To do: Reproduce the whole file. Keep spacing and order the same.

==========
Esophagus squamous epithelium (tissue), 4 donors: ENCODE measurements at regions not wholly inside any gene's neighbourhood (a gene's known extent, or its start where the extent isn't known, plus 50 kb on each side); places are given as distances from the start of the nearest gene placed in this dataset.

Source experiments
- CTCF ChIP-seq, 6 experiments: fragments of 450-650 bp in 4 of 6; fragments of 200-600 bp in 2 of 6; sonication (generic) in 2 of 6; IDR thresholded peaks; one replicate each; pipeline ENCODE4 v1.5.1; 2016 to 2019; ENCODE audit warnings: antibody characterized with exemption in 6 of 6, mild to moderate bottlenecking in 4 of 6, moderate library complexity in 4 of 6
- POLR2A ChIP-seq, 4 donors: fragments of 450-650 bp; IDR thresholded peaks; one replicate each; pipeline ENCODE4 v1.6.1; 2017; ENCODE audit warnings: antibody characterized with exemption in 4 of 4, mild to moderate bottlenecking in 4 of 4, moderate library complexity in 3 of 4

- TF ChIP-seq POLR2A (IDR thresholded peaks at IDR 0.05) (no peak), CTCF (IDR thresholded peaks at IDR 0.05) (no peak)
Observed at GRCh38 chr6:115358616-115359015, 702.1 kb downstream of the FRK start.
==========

Esophagus squamous epithelium (tissue), 4 donors: ENCODE measurements at regions not wholly inside any gene's neighbourhood (a gene's known extent, or its start where the extent isn't known, plus 50 kb on each side); places are given as distances from the start of the nearest gene placed in this dataset.

Source experiments
- CTCF ChIP-seq, 6 experiments: fragments of 450-650 bp in 4 of 6; fragments of 200-600 bp in 2 of 6; sonication (generic) in 2 of 6; IDR thresholded peaks; one replicate each; pipeline ENCODE4 v1.5.1; 2016 to 2019; ENCODE audit warnings: antibody characterized with exemption in 6 of 6, mild to moderate bottlenecking in 4 of 6, moderate library complexity in 4 of 6
- POLR2A ChIP-seq, 4 donors: fragments of 450-650 bp; IDR thresholded peaks; one replicate each; pipeline ENCODE4 v1.6.1; 2017; ENCODE audit warnings: antibody characterized with exemption in 4 of 4, mild to moderate bottlenecking in 4 of 4, moderate library complexity in 3 of 4

- TF ChIP-seq POLR2A (IDR thresholded peaks at IDR 0.05) (no peak), CTCF (IDR thresholded peaks at IDR 0.05) (no peak)
Observed at GRCh38 chr6:115358616-115359015, 702.1 kb downstream of the FRK start.